Wednesday, November 23, 2011

seeing double, knitting double

It has been a rough week in these parts. My LSH and I have spent every waking hour on a campaign against a new business ill-suited to our town, and I am seeing double with exhaustion. We had a town meeting last night that was somewhat encouraging, but it's hard to know just where this will end up.

Political action is not my usual mode of operation. I am very much a "you have your views, and I'll have mine" sort of person -- though my children may beg to differ -- but that's what happens when you are married to a person who belongs to the opposite political party. I was hoping that, at the very least, the boys would be inspired by my civic engagement. Instead they complained non-stop about the lack of clean clothes and home-cooked meals.

So let's talk about knitting instead, shall we?

I finished my first double knitted project last week, which I think is destined to be a Christmas present for Primo, because it is in his school colors. Double knitting is a technique that allows you to knit the front and back of an object at the same time, producing a reversible item that is actually two layers of knitting.

This was one of those projects I couldn't put down. It was so much fun to watch the pattern develop, even when I had to rip out rows due to mistakes when I wasn't paying enough attention.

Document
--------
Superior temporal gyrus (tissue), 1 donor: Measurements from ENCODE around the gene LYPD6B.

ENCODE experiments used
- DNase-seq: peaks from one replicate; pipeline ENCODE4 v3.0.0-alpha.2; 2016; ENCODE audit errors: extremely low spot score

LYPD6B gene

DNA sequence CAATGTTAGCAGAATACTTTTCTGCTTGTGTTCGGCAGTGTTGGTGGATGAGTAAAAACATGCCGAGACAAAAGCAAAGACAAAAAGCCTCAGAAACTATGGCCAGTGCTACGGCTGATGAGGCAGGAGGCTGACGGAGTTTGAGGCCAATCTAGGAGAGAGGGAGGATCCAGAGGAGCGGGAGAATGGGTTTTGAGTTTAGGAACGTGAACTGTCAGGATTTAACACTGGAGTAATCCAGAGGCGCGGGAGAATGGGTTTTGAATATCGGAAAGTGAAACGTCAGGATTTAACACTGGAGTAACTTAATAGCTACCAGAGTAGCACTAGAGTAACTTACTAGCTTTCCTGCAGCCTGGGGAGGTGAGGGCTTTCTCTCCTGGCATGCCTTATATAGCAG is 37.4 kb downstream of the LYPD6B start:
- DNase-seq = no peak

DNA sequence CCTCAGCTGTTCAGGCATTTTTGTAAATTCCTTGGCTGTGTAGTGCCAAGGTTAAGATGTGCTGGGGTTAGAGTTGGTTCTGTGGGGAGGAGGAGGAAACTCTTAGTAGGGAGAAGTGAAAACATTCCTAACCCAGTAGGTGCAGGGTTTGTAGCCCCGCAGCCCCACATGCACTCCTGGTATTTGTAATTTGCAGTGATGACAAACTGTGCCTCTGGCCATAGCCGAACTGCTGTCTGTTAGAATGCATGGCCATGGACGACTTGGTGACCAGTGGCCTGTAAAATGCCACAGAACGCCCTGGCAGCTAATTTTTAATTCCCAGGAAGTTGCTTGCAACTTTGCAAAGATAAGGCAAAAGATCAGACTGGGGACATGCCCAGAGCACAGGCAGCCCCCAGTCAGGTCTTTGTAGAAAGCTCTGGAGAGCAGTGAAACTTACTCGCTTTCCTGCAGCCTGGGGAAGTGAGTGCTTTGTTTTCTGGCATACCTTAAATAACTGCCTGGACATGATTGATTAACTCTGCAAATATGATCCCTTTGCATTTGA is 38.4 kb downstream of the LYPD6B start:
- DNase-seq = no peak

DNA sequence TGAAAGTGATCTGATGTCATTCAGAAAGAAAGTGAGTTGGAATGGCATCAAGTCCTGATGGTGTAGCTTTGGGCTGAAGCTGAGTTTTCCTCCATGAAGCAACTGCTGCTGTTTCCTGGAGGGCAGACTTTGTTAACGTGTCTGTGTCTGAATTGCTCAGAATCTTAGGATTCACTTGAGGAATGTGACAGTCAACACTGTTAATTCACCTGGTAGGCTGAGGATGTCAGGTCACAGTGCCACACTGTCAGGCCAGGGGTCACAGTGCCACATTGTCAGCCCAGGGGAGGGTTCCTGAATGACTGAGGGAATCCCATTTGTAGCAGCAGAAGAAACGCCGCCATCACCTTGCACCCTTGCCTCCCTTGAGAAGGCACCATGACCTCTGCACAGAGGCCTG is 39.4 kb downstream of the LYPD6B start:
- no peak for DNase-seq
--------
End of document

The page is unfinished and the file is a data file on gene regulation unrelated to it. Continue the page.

Please excuse crappy knitted object photos.
Exhausted, no time, blah blah blah.
But at least the kid is cute.

It took me a while to figure out how to hold the yarn most efficiently for my knitting style. I finally ended up with the picking method recommended by StitchDiva but you can see problems with my tension on the reverse (red) row and I gave up on getting jogless joins on the stripes.

The switch in tension is pretty obvious on this side,
especially the bottom band.

I don't think it really matters though. Secondo and Terzo, both of whom had to lend their heads for sizing, really liked the hat. Of all the hats I have made, this one is definitely my favorite. If you want to try the technique yourself, I highly recommend this pattern, with this explanation of how to work the decreases at the top.

Since this is a late Wednesday pre-turkey post, I'll go ahead and say: Happy Thanksgiving to one and all! I hope you have many things to be thankful for tomorrow.


  1. *clapping wildly*

    You are far too hard on yourself. It is beautiful work.

  2. The hat looks great Kris!...You did a wonderful job...And I hope the "ill-suited" business doesn't open...

  3. It's a beautiful hat! You've inspired me to learn double knitting :-)

    But those who have the audacity to complain about the lack of homecooked meals need to learn to cook for themselves, lest they starve upon becoming adults.